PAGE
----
Results from various studies have already shown that both children and adults learn more and remember better when they write by hand. The current study seems to confirm these results. The researchers found that handwriting contributes to better learning and memory performance compared to the use of a keyboard.
Handwritten records help people learn more and remember better, according to a study involving researchers from the Norwegian University of Science and Technology. The study was published in the English language journal “Frontiers in Psychology”.
Children and adults learn more and remember better when they write by hand. Even in times of digital progress, children should therefore receive at least a minimum of handwritten instruction.
Brain activity of participants was examined
Why handwritten training is so important
In the recently published study, the brain activity of twelve young adults and twelve children was examined. Previously, there had been no comparable studies in children, explains the team. Brain wave activity was measured and recorded with the help of over 250 attached electrodes.
The brain produces electrical impulses when it is active. The sensors in the electrodes are very sensitive and record the electrical activity that takes place in the brain, the researchers explain. Each examination lasted 45 minutes per person.
Handwriting improves learning
The results showed that the brain of both young adults and children is much more active when writing by hand than when typing on a keyboard or touch screen, the researchers explain.
“Writing by hand generates much more activity in the sensorimotor parts of the brain. Many senses are activated when you press on paper with a pen, see the written letters and hear the sound you make when you write. These sensory experiences create contact between different parts of the brain and make it easier for the brain to learn,” explains study author Professor Audrey van der Meer in a press release.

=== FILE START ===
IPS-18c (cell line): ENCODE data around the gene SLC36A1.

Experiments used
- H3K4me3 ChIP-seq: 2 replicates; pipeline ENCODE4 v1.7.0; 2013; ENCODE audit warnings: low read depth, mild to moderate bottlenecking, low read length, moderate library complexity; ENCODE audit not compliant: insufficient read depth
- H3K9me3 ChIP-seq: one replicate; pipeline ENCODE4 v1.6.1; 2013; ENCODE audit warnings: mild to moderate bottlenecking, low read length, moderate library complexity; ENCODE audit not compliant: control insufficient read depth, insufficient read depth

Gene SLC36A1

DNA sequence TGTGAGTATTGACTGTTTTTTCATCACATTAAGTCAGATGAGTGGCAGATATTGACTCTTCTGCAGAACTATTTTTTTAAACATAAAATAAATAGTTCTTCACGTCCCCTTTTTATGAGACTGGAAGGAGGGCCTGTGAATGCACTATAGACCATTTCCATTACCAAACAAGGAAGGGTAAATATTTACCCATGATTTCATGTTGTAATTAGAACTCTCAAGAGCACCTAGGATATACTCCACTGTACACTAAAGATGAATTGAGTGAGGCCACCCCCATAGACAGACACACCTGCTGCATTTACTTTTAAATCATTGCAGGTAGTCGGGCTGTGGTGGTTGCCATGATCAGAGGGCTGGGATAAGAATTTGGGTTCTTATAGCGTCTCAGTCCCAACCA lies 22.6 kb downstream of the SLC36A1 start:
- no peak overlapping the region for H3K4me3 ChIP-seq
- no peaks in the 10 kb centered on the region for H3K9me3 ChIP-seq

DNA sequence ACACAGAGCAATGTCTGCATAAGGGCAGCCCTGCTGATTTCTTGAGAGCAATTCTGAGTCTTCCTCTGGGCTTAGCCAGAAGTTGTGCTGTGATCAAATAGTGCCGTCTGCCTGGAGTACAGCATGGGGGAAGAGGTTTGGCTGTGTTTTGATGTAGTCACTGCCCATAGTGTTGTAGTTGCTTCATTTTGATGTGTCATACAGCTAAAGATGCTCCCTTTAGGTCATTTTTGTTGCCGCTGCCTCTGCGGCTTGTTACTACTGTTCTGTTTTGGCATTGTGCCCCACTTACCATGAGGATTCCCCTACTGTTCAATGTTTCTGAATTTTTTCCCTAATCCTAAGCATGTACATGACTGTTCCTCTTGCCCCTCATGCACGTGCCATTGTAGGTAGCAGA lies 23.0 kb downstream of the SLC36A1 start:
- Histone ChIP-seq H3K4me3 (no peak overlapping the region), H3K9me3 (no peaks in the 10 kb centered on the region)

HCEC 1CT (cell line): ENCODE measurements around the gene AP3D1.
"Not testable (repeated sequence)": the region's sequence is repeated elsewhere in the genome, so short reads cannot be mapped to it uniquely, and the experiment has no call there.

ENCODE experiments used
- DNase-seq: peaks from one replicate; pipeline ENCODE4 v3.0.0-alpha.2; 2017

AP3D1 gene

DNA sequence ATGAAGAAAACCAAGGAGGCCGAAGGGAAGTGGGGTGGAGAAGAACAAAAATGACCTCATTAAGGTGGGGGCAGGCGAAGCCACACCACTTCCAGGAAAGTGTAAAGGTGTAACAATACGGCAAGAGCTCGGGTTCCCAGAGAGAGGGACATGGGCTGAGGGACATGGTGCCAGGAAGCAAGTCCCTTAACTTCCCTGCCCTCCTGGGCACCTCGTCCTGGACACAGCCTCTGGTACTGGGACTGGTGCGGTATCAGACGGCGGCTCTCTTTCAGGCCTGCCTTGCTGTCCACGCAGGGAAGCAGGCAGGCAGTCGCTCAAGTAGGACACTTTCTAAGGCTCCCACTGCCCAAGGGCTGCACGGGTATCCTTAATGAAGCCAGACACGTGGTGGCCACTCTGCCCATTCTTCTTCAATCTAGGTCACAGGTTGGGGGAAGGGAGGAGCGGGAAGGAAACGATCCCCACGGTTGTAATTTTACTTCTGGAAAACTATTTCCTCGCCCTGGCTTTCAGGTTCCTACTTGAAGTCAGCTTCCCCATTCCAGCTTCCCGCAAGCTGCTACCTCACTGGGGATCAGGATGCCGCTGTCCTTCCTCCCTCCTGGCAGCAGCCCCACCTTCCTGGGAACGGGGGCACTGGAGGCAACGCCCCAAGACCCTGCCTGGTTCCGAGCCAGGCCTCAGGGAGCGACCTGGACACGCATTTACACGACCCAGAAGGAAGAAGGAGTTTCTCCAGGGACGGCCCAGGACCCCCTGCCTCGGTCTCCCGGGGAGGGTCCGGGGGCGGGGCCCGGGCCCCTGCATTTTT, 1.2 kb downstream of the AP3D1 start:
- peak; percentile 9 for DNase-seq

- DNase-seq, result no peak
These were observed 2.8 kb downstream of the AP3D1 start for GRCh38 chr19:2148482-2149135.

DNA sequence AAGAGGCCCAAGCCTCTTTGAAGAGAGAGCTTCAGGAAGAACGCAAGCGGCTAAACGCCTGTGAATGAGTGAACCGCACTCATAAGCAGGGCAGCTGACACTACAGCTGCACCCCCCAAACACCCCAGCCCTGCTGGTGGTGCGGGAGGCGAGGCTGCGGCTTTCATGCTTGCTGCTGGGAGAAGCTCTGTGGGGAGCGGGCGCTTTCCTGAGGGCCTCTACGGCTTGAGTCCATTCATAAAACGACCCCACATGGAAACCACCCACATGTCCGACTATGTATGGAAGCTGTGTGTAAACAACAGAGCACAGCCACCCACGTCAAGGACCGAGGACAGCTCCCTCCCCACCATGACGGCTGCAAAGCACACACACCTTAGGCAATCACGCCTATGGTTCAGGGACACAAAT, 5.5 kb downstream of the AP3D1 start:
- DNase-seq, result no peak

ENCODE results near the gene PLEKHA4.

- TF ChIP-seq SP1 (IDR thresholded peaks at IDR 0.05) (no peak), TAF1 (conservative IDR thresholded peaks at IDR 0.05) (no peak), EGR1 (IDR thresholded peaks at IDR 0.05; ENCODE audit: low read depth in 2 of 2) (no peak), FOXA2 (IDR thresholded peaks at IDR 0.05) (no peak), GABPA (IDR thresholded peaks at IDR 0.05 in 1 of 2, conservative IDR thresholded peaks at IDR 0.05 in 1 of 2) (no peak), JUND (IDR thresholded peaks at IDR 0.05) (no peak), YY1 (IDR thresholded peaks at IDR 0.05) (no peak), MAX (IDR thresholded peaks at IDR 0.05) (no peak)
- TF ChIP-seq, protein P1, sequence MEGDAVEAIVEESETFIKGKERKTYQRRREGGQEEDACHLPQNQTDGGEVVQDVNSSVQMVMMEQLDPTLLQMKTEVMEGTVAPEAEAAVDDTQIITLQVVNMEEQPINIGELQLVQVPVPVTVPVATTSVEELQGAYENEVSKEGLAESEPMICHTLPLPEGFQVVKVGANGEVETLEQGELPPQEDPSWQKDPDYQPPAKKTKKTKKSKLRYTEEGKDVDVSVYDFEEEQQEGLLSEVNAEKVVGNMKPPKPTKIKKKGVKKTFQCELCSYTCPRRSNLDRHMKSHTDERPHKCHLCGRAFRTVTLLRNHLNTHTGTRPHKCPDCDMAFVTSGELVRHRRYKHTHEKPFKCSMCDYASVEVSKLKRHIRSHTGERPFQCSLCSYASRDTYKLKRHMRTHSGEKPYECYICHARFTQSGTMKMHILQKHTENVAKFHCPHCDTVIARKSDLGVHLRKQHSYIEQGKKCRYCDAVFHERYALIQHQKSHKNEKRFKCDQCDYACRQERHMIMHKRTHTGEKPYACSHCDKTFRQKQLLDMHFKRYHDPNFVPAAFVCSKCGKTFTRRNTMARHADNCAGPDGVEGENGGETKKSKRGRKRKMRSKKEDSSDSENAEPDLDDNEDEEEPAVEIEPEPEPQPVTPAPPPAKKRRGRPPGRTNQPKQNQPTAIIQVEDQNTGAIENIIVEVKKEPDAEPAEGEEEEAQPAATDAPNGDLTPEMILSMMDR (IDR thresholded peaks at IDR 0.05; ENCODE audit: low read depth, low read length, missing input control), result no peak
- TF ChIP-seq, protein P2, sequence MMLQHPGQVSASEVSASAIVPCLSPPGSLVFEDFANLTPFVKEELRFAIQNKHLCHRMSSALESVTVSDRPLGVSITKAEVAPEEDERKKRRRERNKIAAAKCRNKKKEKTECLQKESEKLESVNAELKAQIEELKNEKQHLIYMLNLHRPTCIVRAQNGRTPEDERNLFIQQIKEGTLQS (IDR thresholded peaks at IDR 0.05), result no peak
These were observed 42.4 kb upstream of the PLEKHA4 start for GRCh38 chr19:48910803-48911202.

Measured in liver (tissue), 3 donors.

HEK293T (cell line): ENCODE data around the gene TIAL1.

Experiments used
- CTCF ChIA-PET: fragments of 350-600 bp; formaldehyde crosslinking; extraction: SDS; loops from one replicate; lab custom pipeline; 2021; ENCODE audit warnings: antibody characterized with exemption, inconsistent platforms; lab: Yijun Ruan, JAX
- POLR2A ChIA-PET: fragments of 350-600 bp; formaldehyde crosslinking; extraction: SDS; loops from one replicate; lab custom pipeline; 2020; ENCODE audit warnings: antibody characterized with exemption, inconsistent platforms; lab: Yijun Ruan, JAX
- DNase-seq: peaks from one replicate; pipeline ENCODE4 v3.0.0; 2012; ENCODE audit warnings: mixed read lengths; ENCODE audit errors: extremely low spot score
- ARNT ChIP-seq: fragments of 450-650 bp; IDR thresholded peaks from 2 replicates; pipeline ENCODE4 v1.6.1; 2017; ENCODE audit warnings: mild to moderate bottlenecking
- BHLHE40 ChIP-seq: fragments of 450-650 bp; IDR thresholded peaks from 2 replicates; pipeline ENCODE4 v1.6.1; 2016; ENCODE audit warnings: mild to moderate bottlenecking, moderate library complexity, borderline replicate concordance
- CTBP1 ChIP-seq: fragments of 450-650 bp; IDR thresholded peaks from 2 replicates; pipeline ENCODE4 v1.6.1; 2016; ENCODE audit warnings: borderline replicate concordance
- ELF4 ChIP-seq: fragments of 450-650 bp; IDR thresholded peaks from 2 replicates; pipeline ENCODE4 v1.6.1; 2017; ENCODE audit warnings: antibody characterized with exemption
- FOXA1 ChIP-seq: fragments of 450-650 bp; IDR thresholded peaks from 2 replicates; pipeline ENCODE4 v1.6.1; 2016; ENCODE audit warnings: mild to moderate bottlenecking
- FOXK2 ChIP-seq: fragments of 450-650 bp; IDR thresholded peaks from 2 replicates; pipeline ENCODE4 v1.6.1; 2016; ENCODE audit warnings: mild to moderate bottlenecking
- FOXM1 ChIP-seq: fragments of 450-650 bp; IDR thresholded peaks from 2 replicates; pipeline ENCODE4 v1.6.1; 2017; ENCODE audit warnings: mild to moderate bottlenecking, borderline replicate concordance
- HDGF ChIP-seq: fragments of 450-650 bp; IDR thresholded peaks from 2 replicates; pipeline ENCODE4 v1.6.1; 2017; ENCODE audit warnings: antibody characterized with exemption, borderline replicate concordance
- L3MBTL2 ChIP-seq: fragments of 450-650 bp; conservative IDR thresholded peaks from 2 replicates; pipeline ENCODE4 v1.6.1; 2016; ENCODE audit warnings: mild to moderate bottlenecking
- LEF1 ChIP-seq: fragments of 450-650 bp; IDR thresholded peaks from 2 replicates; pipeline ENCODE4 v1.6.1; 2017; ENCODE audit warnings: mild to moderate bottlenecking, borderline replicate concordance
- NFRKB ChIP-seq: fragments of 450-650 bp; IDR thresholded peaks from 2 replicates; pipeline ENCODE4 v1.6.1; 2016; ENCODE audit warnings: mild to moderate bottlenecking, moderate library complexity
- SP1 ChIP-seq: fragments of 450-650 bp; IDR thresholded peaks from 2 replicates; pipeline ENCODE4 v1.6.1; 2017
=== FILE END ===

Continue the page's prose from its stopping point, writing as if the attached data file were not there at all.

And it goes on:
“Given the developments of recent years, we risk that one or more generations will lose the ability to write by hand. Our research and that of others shows that this would be a very unfortunate consequence of increasing digital activity,” Professor Van de Meer continues. The author of the study believes that national guidelines should be introduced to ensure that children receive at least a minimum of handwriting education.
Children already spend many hours in front of the screen in their free time, and this is now being reinforced by digital learning in schools, the researchers explain. Van der Meer believes that digital learning also has many positive aspects, but also urges handwritten training.
The results show how important it is to motivate children to draw and write at an early age, especially at school. In the digital age, however, children spend a lot of time in front of smartphones and computers and typing on the keyboard. The smartphone is a constant companion these days, closely followed by the PC and tablet.
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